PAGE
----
I wonder if they will form bands with bossy geldings as the leaders? Wildairo really missed out there. He thought he was pretty bossy till old Foxsun beat him up.

I also wonder if it'll ever be possible to adopt a wild horse again? What will happen to events like the Extreme Mustang makeover? What will the BLM workers at the wild horse corrals do once the pens are empty?

I hope they manage the uncaptured horses better and not keep rounding them up just to rid the west of them. I think thing's will be better now because the public has let it be known (again) they won't tolerate mass murder for these wonderful animals.

If I ruled the world I make it a law that if your going to graze your cattle on public lands, then you have to respect the wild horses. Horses rule!

Edited to add the following:

Please look at the blog I have added to my list, 'American Herds'. (Top of page). There is an interesting video there about the BLM. I'm glad someone else feels like I do as far as trusting the BLM. Please watch it. Don't drink the BLM Koolaide.

Tuesday, November 18, 2008

Arlene smacks down the Fugly woman blogger.

Hold on to your hats because I'm mad and I'm about to vent.

Most people by now have heard of the infamous woman who writes the much read ‘Fugly Horse’ Blog.

I, for one, have had enough of her whining, complaining and picking on the people who are trying to do the right thing. She looks at photos of girls jumping their horses and picks apart their form till something else distracts her snarling viciousness. October 31st 2008 she decided the Sorraia Horse was too ugly and needed to be exterminated. She posted a picture of these horses in their native country to prove how, according to her, ugly they were. It doesn’t seem to bother her horse is not human breed. I quote the following from Oklahoma State University’s Horse Breed descriptions;

The Sorraia horse has no history as a domestic breed, but is the last remnant of the indigenous wild horse of southern Iberia. It stands around 14 hh. Captured animals have been broken to ride and used for herding the fighting bulls and other livestock. This small horse was the primary ancestor of the famous horses of Andalusia and Lusitania and, both directly and indirectly, ancestor to many horses throughout Europe and the Americas. The Sorraia is found portrayed faithfully in prehistoric cave art, displaying the classic Iberian convex profile, also found in the old-time North African Barb. The Portuguese scientist Ruy D' Andrade, who had discovered them in 1920 in the lowlands of the Portuguese River Sorraia, named these horses "Sorraia".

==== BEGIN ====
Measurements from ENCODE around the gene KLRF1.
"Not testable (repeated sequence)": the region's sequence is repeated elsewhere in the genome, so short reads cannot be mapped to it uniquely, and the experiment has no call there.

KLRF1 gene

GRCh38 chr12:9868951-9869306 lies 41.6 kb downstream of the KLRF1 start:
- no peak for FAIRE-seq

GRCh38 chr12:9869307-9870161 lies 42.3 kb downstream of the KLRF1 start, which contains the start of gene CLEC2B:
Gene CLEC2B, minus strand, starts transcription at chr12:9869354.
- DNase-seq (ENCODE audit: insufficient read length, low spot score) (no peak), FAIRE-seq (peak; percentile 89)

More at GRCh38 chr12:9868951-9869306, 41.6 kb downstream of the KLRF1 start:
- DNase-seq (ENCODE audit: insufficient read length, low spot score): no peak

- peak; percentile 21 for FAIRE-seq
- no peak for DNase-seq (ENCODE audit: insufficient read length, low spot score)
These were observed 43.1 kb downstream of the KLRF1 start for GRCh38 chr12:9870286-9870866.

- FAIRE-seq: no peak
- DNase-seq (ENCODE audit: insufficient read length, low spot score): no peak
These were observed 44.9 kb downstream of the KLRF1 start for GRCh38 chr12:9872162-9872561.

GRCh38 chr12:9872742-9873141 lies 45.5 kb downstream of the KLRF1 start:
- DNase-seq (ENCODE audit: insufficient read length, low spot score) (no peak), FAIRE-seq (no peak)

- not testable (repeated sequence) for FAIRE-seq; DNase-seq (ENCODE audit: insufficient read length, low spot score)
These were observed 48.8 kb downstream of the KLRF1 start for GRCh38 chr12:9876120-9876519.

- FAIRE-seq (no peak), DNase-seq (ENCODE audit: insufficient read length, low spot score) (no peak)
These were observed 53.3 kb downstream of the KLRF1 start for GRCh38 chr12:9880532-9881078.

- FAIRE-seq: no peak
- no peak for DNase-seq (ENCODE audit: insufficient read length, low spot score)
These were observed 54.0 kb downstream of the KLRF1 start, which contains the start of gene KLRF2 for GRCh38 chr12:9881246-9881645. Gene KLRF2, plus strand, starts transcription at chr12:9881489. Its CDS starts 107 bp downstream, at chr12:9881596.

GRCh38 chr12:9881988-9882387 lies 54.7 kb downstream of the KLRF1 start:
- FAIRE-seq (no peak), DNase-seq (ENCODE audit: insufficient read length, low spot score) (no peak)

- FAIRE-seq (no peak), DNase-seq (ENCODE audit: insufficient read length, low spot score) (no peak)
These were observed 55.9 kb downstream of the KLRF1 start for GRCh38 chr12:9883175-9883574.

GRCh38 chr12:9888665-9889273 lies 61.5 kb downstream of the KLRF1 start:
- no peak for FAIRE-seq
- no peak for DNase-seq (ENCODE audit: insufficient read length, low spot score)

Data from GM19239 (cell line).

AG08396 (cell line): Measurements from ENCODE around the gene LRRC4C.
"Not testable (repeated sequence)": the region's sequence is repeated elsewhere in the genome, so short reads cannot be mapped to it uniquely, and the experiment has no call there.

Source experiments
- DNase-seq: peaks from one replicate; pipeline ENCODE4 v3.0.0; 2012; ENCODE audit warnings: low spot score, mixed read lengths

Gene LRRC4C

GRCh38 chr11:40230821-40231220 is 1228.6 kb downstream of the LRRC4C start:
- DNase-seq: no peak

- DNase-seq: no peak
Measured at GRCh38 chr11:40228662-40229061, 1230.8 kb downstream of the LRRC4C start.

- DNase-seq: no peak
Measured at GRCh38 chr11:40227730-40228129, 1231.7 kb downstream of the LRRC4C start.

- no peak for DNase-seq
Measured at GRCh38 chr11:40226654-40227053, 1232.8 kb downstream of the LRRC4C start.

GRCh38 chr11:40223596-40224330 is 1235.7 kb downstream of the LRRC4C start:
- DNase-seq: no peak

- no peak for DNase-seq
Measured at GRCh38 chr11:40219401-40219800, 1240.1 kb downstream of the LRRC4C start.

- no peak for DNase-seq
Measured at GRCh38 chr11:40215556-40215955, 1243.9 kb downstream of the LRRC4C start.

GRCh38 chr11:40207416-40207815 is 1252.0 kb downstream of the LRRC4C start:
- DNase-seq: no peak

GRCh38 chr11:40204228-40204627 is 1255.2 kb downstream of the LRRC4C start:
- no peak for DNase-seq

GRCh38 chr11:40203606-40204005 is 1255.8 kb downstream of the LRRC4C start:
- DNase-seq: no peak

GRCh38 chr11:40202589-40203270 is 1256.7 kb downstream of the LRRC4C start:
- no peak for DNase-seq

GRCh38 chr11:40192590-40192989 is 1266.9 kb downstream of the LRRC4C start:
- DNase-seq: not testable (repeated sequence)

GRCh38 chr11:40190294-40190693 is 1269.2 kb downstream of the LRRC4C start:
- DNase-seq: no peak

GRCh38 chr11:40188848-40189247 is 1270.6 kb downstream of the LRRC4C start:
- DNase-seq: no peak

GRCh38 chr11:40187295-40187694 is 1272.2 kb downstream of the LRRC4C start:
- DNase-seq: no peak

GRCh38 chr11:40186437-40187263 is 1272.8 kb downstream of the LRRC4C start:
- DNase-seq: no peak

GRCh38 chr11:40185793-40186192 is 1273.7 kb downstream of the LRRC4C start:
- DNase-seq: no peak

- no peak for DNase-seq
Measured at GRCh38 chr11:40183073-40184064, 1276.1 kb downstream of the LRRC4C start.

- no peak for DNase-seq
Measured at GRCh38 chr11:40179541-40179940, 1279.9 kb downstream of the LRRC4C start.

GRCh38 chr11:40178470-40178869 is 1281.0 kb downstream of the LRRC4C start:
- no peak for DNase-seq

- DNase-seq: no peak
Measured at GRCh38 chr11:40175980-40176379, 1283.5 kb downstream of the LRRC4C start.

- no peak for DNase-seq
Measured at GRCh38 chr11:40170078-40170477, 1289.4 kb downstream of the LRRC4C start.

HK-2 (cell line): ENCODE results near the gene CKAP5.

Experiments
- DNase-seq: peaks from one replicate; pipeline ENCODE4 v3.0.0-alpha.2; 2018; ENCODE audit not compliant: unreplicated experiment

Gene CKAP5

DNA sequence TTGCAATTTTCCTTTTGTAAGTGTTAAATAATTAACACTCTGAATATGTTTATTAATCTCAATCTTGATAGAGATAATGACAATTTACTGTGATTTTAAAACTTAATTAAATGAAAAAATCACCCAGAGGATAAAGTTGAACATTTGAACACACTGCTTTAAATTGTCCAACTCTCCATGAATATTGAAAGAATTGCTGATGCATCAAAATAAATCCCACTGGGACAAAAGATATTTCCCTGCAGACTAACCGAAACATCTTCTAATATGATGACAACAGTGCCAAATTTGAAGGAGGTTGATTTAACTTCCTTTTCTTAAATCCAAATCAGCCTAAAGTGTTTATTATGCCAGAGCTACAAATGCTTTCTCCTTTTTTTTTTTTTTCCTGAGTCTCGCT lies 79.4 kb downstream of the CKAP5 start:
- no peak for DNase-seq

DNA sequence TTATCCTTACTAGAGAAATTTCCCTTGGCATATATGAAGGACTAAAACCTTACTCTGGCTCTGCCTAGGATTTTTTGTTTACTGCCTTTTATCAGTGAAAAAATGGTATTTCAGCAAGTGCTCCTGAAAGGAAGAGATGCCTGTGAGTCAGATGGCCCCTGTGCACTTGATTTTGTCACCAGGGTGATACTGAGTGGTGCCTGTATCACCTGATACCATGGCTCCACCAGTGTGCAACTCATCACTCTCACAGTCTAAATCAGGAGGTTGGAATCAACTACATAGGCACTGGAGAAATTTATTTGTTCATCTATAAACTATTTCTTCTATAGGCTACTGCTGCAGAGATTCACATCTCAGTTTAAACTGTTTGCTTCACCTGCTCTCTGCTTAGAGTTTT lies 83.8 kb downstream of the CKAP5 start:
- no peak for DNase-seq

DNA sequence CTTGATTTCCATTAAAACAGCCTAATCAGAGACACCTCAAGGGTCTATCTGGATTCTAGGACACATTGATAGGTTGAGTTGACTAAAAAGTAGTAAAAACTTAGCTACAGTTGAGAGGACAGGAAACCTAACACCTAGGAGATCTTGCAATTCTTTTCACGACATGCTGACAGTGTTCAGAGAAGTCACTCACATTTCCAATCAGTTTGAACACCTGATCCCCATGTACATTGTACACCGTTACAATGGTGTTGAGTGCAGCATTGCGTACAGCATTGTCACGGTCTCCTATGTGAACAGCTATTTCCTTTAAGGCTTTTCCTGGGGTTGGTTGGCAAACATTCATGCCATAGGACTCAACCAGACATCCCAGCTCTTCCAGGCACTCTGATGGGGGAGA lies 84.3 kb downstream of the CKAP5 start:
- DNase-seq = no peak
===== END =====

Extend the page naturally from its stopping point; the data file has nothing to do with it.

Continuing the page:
“The Sorraia is nearly extinct. A few herds are maintained in half a dozen places in Spain and a few places in Germany”.

But the Fugly woman says they have bad shoulders, long backs, short croups and ugly heads and there for don’t deserve to live yet alone be preserved.

Fugly, as she likes to be known, does not approve of the BLM Mustangs being saved by their billionaire benefactors because she would have preferred to have seen them shot one by one in the head. They don’t come any wickeder than Fugly.

Concerning the wonderful thing the Pickens family is doing for the BLM's wild horses, she wrote in her blog today the following;

‘I personally think euthanasia was a good plan (far preferable to handing them out willy-nilly to people who wind up posting stuff on Horsetopia like "we got this BLM mare and now we can't catch her, what do we do?") and my only question is, when is the government going to extend that kindness to all of the tame horses that wind up on double-deckers bound for Canada and Mexico?’

Not making any sense are you woman? The government doesn’t own the ‘tame’ horses, just the BLM horses you dimwit.

She goes rambling on:

‘Really, all this is about is more inability to deal with death. If 30,000 mustangs starve to death on the range in the winter, hey, that's ok because that's nature. Putting them to sleep which takes seconds and doesn't involve suffering, oooooooh nooooooooo, that's eeeeevil’.

What utter ignorant rubbish she writes.

Fugly you ignorant woman; living is about life and killing is to be avoided. (She kind of reminds me of the German SS in WW2). No, the wild horses are not starving. Also the BLM gelds the stallions in their corrals. Do some research before you started writing rubbish to entertain the hundreds if not thousands of people who read your blog.